IST 1000 1: Vocation & Orientation
Instructor: Caran Ware Joseph Email: email@example.com Phone: 303.765.3111
Student Hours: I will be contacting you to discuss some of your personal learning goals but I also want you to know that I am available by appointment during the quarter. Please, contact me by email or phone to make an appointment.
Welcome! In this course, we will learn from spiritual practices, each other, texts, music, film, poetry, visual art, and a variety of communities. This course is designed to meet some of the learning goals for your degree. It might also offer a few surprises along the way.
Through our work together over the quarter in a small group setting, we will attend to the following purposes:
- Providing a small group “sacred space” where you can come to know one another, including your different faith understandings and traditions, at a deeper level than is usually experienced in your other courses. Sacred space has the expectation of honesty, transformation, and healing. It may sometimes be uncomfortable, much as athletic training can be challenging in a way that does not harm, but yields greater strength and skill.
- Introducing you to Iliff (if you're a new student), and assisting you in understanding and adjusting to the framework and characteristics of theological education, which is somewhat different from those in other kinds of educational programs you may have experienced in the past. You will be invited into agency about your negotiation of these experiences throughout your time at Iliff.
- Assisting you to reflect theologically on and speak about your personal and professional identity, and your ongoing vocational discernment. The focus will move back and forth between who we are as unique individuals and the needs of institutional contexts for particular kinds of leaders.
- Empowering you to engage in spiritual practices that enable you to navigate a vocation towards and/or in social justice.
- Providing you a space to practice spiritual, imaginative, courageous and nonviolent dialogue around complex social justice concerns.
- Assisting you in accomplishing an additional goal you may wish to achieve as a result of taking this course. I will be in conversation with students individually about what they are hoping to achieve in this course.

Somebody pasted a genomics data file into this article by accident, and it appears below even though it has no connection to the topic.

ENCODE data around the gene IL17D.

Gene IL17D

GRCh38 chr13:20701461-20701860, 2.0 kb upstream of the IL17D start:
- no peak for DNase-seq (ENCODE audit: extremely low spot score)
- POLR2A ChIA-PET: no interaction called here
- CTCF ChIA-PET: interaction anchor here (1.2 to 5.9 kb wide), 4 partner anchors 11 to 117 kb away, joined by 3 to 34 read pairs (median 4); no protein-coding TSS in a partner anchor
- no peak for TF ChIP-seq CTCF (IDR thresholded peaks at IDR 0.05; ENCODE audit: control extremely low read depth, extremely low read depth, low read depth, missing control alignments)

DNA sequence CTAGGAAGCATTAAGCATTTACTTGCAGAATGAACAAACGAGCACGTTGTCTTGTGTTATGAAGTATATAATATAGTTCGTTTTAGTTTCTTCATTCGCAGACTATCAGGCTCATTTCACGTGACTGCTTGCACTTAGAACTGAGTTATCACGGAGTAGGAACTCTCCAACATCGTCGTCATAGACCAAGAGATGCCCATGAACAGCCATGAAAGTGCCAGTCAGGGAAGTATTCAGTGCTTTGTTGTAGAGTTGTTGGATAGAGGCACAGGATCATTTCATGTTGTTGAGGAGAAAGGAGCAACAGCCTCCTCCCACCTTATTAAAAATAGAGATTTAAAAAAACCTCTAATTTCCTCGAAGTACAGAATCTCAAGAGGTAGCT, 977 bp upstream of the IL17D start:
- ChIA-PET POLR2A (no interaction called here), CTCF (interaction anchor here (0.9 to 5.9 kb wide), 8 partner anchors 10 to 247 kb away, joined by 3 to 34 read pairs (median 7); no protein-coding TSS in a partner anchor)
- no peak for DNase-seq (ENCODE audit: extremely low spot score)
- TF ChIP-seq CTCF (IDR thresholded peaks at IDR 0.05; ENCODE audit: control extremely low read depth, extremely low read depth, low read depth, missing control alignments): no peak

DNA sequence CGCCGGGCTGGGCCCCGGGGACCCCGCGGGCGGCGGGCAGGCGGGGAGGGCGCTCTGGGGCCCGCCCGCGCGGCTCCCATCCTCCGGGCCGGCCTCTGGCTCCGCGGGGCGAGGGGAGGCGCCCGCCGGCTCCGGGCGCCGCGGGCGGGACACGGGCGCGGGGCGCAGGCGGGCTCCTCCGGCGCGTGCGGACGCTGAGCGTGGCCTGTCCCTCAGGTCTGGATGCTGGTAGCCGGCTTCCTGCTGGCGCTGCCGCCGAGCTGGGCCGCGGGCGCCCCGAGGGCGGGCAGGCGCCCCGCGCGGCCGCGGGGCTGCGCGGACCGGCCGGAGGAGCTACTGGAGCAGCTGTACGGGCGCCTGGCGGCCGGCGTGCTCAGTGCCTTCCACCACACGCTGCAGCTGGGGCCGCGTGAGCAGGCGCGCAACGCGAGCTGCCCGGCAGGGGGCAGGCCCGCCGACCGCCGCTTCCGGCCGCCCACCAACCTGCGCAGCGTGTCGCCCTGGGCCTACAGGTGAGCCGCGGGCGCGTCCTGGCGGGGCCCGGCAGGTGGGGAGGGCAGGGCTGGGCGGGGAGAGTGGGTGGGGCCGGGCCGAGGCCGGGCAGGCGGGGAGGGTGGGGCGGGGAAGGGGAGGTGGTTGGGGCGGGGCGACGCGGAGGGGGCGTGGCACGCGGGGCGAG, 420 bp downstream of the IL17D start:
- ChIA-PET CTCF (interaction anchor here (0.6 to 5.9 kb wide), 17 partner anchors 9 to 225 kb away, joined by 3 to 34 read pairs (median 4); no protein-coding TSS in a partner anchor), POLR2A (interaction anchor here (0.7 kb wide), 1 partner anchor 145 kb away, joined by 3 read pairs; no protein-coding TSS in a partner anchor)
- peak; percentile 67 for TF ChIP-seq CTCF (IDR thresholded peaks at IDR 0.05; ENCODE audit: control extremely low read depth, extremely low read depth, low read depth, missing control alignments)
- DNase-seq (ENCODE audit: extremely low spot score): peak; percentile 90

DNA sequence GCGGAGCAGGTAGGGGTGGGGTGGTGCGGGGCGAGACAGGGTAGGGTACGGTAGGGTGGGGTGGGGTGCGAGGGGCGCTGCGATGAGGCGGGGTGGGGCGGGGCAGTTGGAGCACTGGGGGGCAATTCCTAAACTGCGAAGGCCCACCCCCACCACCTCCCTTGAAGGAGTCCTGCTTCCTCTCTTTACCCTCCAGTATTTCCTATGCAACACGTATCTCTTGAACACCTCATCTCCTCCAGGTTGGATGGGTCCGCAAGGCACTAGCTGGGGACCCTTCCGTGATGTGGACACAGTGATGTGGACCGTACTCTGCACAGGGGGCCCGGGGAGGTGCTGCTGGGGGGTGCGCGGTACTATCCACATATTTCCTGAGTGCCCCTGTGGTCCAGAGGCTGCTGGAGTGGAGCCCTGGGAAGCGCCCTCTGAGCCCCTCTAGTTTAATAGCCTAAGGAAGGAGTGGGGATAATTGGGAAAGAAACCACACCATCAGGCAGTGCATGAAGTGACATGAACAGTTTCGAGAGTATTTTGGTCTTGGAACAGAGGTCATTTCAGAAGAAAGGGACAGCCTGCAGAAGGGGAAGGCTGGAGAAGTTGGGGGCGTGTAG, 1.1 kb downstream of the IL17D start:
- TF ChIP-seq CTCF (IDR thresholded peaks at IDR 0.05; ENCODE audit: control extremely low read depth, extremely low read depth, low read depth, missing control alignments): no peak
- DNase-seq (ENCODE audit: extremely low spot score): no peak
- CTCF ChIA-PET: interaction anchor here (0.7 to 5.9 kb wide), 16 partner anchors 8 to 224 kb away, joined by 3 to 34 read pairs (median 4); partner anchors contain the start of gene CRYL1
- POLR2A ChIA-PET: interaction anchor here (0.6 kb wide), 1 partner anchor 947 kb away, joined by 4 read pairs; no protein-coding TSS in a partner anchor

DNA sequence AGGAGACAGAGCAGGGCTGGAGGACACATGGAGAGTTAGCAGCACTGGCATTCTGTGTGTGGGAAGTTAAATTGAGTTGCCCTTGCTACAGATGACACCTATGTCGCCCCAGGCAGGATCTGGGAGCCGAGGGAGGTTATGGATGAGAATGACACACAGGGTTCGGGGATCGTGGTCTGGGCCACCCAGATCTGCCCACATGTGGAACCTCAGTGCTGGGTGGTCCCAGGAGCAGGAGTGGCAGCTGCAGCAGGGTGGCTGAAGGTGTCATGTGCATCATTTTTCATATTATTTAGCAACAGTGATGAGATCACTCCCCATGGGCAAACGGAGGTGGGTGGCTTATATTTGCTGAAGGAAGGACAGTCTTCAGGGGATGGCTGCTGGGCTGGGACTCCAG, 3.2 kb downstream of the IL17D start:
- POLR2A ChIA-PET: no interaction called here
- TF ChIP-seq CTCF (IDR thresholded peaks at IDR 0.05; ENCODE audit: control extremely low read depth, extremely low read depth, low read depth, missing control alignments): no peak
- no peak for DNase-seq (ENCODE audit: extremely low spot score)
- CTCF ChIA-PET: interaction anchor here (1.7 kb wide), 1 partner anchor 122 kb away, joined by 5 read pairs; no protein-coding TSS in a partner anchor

You will not need to purchase a text for this course. All readings will be posted on Canvas.
Credit Hours: For each graduate credit awarded by a course at the Iliff School of Theology, students should be spending approximately one hour (50 minutes) in contact with the instructor and three hours (150 minutes) on course work outside of class per week over the equivalent of a 10-week quarter. This applies to residential, intensive, online and hybrid classes alike. For more details see Iliff's Credit Hour Policy.
Absences: As published in the Masters Student Handbook, absence from classes equivalent to 20% of course work (two weeks for a ten-week course) may be grounds for suspension from a course with WF (Withdrawal Failing) recorded on the transcript.
Academic Integrity and Core Values: All students are expected to abide by Iliff’s statement on Academic Integrity, as published in the Masters Student Handbook. All participants in this class are expected to be familiar with Iliff’s Core Values.
Accommodations: Iliff engages in a collaborative effort with students with disabilities to reasonably accommodate student needs. Students are encouraged to contact their assigned advisor to initiate the process of requesting accommodations. The advising center can be contacted at firstname.lastname@example.org or by phone at 303-765-1146.
Writing Lab: Grammar and organization are important for all written assignments. Additional help is available from the Iliff Writing Lab, which is available for students of any level who need help beginning an assignment, organizing thoughts, or reviewing a final draft.
Inclusive Language: It is expected that all course participants will use inclusive language in speaking and writing, and will use terms that do not create barriers to classroom community.
The syllabus page shows a table-oriented view of the course schedule, and the basics of course grading. You can add any other comments, notes, or thoughts you have about the course structure, course policies or anything else.
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